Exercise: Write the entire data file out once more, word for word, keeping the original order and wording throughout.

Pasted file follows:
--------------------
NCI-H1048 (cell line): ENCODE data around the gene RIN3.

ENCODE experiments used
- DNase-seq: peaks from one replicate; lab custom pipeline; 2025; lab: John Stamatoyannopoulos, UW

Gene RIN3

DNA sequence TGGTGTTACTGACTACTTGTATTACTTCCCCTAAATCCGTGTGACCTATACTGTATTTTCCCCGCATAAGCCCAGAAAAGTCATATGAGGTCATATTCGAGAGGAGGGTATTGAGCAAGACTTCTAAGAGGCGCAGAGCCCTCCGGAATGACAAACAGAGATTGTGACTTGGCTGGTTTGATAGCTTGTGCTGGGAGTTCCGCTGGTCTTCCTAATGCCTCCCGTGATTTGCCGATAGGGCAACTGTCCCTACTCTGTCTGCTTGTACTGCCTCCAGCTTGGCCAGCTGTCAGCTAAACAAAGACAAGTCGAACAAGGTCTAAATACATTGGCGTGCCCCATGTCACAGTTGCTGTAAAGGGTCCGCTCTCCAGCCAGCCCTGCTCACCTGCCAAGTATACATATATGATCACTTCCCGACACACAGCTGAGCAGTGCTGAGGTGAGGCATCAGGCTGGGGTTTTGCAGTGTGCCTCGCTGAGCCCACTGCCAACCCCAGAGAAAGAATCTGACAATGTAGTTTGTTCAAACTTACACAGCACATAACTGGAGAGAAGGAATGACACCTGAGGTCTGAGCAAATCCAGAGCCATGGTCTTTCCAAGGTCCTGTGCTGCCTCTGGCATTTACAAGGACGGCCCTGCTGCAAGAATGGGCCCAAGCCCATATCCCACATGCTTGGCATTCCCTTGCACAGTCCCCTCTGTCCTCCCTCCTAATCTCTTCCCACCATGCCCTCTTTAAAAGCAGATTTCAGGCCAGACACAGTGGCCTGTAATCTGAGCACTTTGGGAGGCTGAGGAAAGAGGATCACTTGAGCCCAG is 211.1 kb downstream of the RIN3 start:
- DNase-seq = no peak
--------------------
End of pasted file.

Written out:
NCI-H1048 (cell line): ENCODE data around the gene RIN3.

ENCODE experiments used
- DNase-seq: peaks from one replicate; lab custom pipeline; 2025; lab: John Stamatoyannopoulos, UW

Gene RIN3

DNA sequence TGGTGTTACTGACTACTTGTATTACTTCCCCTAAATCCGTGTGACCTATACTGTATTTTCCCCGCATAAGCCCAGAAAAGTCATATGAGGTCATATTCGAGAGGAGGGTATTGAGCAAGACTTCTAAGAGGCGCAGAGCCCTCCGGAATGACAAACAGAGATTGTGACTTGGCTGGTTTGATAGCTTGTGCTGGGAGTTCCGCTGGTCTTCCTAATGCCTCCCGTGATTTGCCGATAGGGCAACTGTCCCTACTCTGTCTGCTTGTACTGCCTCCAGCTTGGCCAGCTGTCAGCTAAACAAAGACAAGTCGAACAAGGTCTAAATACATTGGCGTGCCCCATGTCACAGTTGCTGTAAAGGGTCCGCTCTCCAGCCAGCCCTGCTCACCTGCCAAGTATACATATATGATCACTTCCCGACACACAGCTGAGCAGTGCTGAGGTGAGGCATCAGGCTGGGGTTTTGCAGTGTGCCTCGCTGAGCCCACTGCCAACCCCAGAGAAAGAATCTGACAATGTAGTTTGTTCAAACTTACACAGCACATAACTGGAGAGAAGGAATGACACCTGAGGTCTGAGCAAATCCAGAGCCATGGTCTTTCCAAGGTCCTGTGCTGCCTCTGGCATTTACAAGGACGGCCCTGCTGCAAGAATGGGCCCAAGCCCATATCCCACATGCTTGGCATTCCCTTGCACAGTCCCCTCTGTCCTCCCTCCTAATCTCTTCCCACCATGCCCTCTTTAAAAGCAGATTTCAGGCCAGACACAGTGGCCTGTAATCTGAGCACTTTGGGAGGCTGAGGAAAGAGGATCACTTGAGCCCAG is 211.1 kb downstream of the RIN3 start:
- DNase-seq = no peak